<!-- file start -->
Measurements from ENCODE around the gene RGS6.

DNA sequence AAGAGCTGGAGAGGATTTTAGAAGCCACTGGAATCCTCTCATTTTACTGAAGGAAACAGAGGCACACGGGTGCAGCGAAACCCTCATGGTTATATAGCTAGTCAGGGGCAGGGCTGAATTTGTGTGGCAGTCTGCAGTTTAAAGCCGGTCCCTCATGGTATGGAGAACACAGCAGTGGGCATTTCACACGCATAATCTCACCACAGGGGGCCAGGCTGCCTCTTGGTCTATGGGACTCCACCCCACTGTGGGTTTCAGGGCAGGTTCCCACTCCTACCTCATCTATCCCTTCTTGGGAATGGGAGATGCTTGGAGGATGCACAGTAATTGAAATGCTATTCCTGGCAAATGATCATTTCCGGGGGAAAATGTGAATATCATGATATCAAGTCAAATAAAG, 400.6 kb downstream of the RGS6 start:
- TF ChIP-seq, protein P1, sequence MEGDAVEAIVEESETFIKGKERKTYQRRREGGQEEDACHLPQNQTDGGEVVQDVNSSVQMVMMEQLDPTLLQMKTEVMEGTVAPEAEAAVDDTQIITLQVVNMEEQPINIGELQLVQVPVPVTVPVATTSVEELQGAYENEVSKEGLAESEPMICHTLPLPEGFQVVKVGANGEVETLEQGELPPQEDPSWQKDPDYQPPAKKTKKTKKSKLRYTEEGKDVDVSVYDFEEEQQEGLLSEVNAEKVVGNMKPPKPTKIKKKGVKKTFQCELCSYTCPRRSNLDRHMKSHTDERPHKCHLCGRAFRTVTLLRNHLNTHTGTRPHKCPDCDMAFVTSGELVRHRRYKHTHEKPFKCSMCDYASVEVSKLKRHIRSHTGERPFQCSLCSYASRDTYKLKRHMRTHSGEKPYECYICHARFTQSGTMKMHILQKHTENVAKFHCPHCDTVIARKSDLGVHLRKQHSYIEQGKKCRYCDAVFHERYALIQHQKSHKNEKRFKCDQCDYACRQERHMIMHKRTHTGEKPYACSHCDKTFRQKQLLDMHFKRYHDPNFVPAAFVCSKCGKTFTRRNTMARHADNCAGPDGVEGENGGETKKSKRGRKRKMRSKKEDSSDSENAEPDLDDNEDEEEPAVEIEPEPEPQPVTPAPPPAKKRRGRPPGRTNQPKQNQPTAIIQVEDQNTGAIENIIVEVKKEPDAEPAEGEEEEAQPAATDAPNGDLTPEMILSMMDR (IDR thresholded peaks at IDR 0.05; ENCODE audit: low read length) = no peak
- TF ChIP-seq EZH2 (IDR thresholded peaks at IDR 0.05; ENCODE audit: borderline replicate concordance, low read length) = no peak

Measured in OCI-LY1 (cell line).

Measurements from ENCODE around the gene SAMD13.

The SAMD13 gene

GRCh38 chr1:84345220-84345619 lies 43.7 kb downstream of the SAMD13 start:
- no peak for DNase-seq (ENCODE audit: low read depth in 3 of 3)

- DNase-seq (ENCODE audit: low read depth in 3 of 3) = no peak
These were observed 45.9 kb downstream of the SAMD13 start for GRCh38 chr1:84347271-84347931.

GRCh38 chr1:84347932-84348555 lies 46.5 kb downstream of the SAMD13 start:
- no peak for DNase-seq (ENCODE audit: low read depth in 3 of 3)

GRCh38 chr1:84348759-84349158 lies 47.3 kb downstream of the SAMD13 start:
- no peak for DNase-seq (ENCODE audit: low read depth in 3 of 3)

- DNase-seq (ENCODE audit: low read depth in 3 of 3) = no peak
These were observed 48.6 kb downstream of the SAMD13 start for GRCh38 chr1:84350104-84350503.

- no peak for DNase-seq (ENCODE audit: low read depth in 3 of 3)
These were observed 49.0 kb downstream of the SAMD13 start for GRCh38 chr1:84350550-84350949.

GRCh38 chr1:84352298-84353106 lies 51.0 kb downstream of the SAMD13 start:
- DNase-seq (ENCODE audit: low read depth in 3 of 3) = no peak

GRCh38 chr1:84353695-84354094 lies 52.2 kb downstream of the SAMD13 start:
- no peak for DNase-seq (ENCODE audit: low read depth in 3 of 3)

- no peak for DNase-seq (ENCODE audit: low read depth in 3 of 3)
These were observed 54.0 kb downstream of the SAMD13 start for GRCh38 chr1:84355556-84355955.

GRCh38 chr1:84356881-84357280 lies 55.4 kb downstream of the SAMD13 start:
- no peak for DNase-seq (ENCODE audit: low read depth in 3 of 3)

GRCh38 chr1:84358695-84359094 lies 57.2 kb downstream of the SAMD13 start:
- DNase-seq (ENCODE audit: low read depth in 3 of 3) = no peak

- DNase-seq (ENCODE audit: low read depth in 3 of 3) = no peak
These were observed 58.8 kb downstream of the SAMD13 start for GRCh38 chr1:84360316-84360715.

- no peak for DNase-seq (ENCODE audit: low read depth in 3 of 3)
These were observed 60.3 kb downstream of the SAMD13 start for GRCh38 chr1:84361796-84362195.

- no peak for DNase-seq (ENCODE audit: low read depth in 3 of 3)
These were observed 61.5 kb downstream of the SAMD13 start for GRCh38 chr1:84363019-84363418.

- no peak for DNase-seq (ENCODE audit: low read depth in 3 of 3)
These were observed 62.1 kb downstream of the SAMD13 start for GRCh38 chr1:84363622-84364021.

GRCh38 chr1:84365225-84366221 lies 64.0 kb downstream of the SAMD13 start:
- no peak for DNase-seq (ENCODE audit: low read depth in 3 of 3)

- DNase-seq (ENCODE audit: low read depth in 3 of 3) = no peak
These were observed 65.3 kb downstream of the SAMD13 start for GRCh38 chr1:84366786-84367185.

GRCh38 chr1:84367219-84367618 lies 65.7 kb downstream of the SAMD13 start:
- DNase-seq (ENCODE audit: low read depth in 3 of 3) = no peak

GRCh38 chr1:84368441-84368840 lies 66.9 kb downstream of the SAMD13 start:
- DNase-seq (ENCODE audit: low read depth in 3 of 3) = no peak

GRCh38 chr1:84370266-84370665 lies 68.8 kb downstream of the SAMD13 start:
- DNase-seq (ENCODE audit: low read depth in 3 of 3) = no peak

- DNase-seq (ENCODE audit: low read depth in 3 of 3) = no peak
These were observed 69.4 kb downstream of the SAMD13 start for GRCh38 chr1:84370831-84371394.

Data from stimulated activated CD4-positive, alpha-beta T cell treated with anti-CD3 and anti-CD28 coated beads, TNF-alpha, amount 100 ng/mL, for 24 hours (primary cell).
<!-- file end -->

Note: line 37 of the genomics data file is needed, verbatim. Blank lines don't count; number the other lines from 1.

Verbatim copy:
These were observed 62.1 kb downstream of the SAMD13 start for GRCh38 chr1:84363622-84364021.